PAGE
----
Cubs Plenty Confident As Brewers Challenge

The Cubs have a three-game lead over the Brewers after the 8-4 win.

Chris Emma
August 15, 2018 - 6:41 pm
Cubs third baseman David Bote (13) slides into home plate to score as Brewers catcher Manny Pina looks to apply the tag.

Patrick Gorski/USA Today Sports


CHICAGO (670 The Score) -- The heat of August greeted the Cubs as they took to Wrigley Field on Wednesday cool and comfortable as can be.

Really, it's what manager Joe Maddon has come to expect of his team during its time atop the National League Central. Despite an upstart division challenger in the Brewers waiting to take their swings and an ugly showing the day before, the Cubs emerged from the dugout knowing their best selves are tough to beat any given day.

The Cubs then went out and earned an 8-4 victory over the Brewers, backed by three RBIs from Anthony Rizzo in his return to the cleanup role, a home run from Albert Almora Jr. late and six solid innings from right-hander Kyle Hendricks. The lineup produced one day after being shut out, and the bullpen was stout to seal the victory.

The Cubs improved to 69-50 and stretched their lead over the Brewers to three games. It's the latest one-day sampling of such a methodical routine for this team, but is it fun?

"Yeah, when you win," Rizzo said.

Ever since the Cubs defeated the Pirates in the 2015 wild-card game in Pittsburgh and followed by taking the division series from the Cardinals in four games, they have rested comfortably on the NL Central throne. Their latest challenger is the Brewers, who added cornerstones in Christian Yelich and Lorenzo Cain this offseason to the likes of Ryan Braun and Eric Thames.

The Brewers committed to their chances this season by trading before the deadline for third baseman Mike Moustakas and infielder Jonathan Schoop, among others. They're built unconventionally with square pegs in round holes -- see Travis Shaw's defensive struggles at second base, for example -- but are "thick" in lineup depth, as Maddon said.

In reality, the Brewers are just trying to pack their best punch for the Cubs and hoping it matters in the end. They're absolutely paying attention to what's happening south in Chicago and understand the challenge they face. Milwaukee surrendered its division lead on July 13 amid a 2-9 stretch that created urgency in the front office. Ever since, the Brewers have remained within three games of the Cubs and look like they will be a threat to the end.

"Everybody looks at the standings," manager Craig Counsell said. "That's what we're in this for, is the standings and to try to finish on top of them. You try to win games. You win games and you know that'll take care of itself.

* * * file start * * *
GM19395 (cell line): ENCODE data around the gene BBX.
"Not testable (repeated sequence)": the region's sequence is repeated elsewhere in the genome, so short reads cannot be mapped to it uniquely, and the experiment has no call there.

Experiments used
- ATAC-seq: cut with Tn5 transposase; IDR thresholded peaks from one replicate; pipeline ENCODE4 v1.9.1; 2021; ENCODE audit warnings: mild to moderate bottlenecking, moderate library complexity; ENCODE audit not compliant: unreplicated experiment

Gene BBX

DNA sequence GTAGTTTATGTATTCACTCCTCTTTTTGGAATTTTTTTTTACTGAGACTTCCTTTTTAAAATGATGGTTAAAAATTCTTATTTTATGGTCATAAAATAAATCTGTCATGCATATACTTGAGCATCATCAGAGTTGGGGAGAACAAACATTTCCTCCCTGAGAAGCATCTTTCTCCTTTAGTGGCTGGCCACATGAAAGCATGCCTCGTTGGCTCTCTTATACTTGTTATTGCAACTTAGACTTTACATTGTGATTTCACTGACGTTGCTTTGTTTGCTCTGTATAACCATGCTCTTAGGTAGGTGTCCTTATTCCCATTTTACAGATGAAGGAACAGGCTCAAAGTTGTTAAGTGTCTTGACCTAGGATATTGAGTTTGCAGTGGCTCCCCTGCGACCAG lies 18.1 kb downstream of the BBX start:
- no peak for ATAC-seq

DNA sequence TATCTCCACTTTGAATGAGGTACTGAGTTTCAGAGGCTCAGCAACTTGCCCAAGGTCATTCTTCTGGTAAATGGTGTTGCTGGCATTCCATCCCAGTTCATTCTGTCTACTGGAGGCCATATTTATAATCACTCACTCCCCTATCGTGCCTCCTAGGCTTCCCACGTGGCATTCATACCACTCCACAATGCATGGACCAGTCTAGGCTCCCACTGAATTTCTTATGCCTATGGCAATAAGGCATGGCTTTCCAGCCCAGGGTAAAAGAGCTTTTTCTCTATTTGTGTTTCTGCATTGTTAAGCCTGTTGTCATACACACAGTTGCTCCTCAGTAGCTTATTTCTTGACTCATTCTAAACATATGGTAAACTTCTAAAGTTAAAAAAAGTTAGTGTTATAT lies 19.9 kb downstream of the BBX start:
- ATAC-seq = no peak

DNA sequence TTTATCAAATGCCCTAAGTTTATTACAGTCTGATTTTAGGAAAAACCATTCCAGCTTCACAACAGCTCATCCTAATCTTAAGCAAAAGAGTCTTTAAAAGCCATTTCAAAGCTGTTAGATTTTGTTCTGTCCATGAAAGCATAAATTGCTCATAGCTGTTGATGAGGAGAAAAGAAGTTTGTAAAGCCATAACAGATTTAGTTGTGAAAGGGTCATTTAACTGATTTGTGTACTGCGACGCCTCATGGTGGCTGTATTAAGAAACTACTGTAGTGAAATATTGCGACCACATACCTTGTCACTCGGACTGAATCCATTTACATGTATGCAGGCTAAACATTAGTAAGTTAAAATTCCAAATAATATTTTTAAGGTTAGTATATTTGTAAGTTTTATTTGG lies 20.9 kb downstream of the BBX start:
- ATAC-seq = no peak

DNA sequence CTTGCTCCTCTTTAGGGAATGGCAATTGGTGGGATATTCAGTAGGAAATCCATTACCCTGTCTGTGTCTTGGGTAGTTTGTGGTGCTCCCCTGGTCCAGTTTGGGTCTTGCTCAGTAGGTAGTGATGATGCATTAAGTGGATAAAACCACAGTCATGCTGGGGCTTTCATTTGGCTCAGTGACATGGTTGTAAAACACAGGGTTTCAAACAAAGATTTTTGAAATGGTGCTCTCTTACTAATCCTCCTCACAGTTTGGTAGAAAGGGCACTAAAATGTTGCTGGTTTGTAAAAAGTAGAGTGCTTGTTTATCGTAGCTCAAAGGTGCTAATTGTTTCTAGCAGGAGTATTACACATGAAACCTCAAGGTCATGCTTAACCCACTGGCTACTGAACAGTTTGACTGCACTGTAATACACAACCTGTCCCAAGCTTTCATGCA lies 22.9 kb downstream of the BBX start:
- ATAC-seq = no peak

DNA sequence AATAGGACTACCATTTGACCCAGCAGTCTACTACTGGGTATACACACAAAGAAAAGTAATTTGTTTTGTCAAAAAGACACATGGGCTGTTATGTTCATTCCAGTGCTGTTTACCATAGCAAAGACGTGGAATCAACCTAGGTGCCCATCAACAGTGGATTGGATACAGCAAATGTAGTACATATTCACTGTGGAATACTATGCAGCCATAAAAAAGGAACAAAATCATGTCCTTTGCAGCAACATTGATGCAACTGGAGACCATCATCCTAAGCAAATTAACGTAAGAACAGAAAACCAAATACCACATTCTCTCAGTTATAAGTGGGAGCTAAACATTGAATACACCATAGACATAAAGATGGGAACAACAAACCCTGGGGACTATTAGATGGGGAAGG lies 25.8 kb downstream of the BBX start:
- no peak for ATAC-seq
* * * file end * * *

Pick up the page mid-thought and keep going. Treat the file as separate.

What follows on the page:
"We added players to try to go to the postseason and to make ourselves better. We had a good team coming into the deadline. We feel like we added to it right before the deadline. We feel like we put ourselves in a good position to enjoy the last seven weeks with some exciting, fun baseball."

The awkward fit of Schoop -- a more natural second baseman -- playing shortstop and a corner infielder in Shaw playing second base hints at moves of desperation in Milwaukee. Manny Machado would've been just what the Brewers needed, but they couldn't match the package sent by the Dodgers to the Orioles. A scramble ahead of the July 31 non-waiver trade deadline gave the Brewers what they believe is enough to catch the Cubs.

No player is more important to the Brewers than Yelich, the 26-year-old All-Star outfielder who now boasts a slash line of .309/.372/.514. The presence of Cain, signed within the hour that Yelich was acquired by trade, and Moustakas brings a World Series pedigree to the clubhouse. Maddon appreciated the loose nature of the Brewers that resembles his Cubs.

But they know that time is ticking away to catch the Cubs, and the pressure will be great from here.

"It's fun," Yelich said. "It's what you play the game for. We'll see how it goes. It's going to come down to the end, I have a feeling."

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What makes the Cubs unique is how they handle everything thrown at them. Whether it was the 3-1 deficit in the World Series in 2016, a sub-.500 hole in 2017 or yet another foe after their crown, they take it all in stride.

The Cubs did converse before and after their 7-0 loss on Tuesday, but the discussions remain the same as always: We can be so much better.

Just as it was all along, the greatest foe for the Cubs remains their own inconsistencies. They've been fascinating yet frustrating for much of this regular season but realize there's better baseball to be played.

Even before the cool of autumn replaces that summer heat, the Cubs won't sweat the challenge of a team like the Brewers.

"We can't focus on trying to separate from them," Almora said. "We just got to keep playing baseball. Let the baseball do the talking, let the talent do the talking and just play the game hard. Whatever's going to happen is going to happen. 

"Honestly, I'm trying to worry about us. Whatever they're doing, whatever they're thinking, whatever they're saying, that's on them. Good luck to them. But at the same time, we're just focused on the Cubs."

Chris Emma covers the Bears, Chicago’s sports scene and more for Follow him on Twitter @CEmma670.